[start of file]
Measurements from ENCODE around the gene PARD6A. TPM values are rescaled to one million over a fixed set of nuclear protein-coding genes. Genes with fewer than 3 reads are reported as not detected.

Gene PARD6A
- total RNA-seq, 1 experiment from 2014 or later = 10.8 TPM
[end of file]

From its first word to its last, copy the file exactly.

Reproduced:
Measurements from ENCODE around the gene PARD6A. TPM values are rescaled to one million over a fixed set of nuclear protein-coding genes. Genes with fewer than 3 reads are reported as not detected.

Gene PARD6A
- total RNA-seq, 1 experiment from 2014 or later = 10.8 TPM